This two shining elements of this show are the costume design, also by Anna Driftmier, and the remarkable violinist, Filip Pogády. The period clothes are pristine and appropriate to each character. From Lorna Moon’s colorful dresses and accessories to the various suits for the male character – each speaking to his financial condition, the costumes were delightful."

- Virginia Jimenez, Times Square Chronicles

"set and costume designer Anna Driftmier emphasizes the grittiness of immigrant life and the false glamor of the newly well-off"

- Paulanne Simmons, TheaterLife


Praise for Paper Hearts

"Anna Driftmier's set design is meticulously detailed and she is able to carry the audience directly into a dusty old bookshop. Piles of books, boxes, crates and a ladder play with the romantic aesthetic of the store, conveying its decay, and the vibe provided by the stacks of pre-loved books crowd the stage with their friendly presence."

- Cindy Marcolina, BroadwayWorldUK

"Anna Driftmier’s set – built largely from books, and full of delightful details like the floating book light (which is something I never knew I wanted until I saw it, and now it’s all I can think about)"

- Liz Dyer, Blog of Theatre Things


Praise for A Village Romeo and Juliet

"Anna Driftmier’s set is evocative. At the rear, distressed windmills flap and whirl, beside denuded tree trunks; in this barren world, one can imagine why the two farmers stake their claim for the wild pasture... ingenious."

- Claire Seymour, Opera Today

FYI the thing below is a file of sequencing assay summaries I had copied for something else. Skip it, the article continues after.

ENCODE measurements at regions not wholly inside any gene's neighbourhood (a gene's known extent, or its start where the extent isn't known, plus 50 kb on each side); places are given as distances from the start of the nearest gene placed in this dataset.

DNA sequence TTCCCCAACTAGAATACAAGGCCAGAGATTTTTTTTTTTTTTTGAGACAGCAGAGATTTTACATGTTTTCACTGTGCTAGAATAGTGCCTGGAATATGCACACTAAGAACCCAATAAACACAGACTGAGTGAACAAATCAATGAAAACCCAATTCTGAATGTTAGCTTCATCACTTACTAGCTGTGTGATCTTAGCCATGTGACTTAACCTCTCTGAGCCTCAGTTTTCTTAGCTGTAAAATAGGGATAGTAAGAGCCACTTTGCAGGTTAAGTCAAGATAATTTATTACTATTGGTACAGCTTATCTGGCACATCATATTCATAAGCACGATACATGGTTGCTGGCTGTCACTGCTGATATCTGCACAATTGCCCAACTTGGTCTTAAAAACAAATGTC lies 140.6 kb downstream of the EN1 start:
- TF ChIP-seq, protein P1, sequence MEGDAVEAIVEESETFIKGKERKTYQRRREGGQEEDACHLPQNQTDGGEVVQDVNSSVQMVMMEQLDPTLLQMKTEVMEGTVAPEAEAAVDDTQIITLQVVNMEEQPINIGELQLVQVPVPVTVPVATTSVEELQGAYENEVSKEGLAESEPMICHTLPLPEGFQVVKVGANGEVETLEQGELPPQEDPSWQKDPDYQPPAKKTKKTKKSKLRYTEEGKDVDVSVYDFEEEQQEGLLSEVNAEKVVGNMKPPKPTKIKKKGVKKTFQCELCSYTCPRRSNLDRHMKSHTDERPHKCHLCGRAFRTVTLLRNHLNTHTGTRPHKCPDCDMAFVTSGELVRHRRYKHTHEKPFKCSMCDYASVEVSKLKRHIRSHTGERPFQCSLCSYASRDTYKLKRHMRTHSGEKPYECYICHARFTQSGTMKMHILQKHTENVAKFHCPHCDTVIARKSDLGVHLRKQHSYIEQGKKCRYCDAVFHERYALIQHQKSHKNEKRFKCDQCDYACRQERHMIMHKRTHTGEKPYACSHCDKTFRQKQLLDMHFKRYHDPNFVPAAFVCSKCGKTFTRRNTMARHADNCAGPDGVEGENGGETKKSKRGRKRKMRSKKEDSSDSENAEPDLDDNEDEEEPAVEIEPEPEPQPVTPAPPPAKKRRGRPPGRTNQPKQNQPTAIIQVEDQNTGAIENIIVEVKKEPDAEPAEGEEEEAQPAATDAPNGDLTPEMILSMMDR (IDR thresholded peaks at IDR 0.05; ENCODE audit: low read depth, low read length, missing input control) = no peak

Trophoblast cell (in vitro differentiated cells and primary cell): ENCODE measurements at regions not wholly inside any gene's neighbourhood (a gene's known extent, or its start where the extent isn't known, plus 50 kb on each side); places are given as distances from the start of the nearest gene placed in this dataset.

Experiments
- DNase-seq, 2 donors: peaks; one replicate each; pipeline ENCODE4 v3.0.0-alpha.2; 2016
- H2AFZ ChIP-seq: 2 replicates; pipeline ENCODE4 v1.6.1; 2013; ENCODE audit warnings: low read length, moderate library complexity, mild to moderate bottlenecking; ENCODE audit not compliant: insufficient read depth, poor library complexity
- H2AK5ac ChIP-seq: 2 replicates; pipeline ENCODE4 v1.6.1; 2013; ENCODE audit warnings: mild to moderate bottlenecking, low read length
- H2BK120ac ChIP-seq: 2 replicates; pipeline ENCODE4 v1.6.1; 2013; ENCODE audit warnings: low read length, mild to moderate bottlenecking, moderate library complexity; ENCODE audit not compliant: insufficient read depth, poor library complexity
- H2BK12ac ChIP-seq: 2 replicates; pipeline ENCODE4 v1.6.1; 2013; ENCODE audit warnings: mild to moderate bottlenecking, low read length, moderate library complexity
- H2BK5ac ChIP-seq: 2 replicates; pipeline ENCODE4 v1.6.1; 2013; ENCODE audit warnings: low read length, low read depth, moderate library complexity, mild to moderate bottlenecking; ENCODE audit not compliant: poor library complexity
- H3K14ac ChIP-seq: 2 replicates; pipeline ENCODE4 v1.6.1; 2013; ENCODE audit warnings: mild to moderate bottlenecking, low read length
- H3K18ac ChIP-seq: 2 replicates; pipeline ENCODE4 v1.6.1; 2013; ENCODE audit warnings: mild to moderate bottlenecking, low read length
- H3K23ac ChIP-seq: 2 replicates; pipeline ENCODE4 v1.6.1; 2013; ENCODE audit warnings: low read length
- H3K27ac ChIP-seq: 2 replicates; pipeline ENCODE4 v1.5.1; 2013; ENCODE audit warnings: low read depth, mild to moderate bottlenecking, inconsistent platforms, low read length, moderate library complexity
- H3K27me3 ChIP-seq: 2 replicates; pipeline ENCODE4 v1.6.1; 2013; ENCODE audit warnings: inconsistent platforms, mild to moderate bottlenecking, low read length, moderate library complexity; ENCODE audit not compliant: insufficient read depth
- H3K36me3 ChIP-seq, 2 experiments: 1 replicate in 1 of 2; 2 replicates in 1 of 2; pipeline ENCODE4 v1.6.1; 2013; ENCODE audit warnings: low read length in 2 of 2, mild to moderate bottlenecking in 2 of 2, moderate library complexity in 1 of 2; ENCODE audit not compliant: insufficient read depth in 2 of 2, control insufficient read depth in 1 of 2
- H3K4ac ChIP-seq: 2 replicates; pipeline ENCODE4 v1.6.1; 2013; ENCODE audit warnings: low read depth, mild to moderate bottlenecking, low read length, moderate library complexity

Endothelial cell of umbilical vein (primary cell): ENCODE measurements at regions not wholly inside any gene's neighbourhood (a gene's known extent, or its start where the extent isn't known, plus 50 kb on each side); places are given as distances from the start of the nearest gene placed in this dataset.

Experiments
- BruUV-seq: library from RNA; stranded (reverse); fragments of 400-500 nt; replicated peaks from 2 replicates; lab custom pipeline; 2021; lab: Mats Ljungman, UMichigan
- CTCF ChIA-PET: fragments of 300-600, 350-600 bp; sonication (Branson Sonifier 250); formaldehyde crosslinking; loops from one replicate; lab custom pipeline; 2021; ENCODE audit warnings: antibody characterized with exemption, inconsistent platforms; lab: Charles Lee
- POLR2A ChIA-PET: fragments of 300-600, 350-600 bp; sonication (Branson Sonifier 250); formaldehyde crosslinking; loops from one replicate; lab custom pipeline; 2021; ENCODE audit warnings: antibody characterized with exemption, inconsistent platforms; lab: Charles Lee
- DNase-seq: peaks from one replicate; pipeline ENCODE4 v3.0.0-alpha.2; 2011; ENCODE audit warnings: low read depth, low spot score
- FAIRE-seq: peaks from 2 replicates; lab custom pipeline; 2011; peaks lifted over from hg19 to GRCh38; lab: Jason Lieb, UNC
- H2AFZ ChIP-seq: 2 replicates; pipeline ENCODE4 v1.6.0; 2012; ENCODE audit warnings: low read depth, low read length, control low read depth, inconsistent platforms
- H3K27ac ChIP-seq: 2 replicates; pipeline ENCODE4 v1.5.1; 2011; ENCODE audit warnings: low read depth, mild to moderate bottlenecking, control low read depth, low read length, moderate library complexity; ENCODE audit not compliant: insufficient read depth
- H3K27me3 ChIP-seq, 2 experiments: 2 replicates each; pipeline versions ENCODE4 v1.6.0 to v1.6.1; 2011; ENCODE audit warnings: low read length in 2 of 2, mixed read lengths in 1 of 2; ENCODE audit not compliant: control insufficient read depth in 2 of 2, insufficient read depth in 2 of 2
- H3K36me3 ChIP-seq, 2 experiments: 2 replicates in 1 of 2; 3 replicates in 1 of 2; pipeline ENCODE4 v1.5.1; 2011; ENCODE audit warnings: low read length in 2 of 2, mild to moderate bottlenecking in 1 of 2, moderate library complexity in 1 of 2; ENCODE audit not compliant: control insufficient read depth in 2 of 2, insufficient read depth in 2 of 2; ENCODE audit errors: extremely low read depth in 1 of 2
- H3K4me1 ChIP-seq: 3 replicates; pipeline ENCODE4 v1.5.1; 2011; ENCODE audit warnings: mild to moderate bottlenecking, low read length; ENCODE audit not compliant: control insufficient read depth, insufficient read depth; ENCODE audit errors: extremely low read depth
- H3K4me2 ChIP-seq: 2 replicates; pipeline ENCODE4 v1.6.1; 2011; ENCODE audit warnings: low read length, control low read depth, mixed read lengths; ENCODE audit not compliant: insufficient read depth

"Driftmier's very effective set was made of wooden elements which was constantly manipulated by the chorus, not only effecting scene changes but by their constant presence creating a sense of the community which puts so much pressure on Sali and Vreli's relationships. This was an opera centred on the concerns of a small town community, something which helped put the plot into context and providing the back-story which Delius omitted.... I found the production highly atmospheric and enjoyed the deliberate lack of technical sophistication in the sets; the walls of the house doubled as a platform when laid down and had to be supported by chorus members when vertical."

- Robert Hugill, Planet Hugill

Praise for The Taming of the Shrew

"Anna Driftmier's louche lounge design marks one of the more effective transfigurations of space in this studio."

- There Ought To Be Clowns

"Anna Driftmier had a ball with costume design, with Kazeem Tosin Amore and Tim Bowie (Katharina and Bianca, respectively) squeezed into befitting corsets and heels, with colourful materials dressing the characters throughout. "

- Joseph Winer, LondonTheatre1

Praise for Valkyrie

"The motorway carries on forever. Literally. It runs along the stage, up the wall, over the ceiling and back down onto the floor again in a huge loop. A single crack runs down the middle that eventually widens to a huge pothole on one of the walls. This set functions perfectly with the performance’s needs"

- Oscar Balfour, Plays to See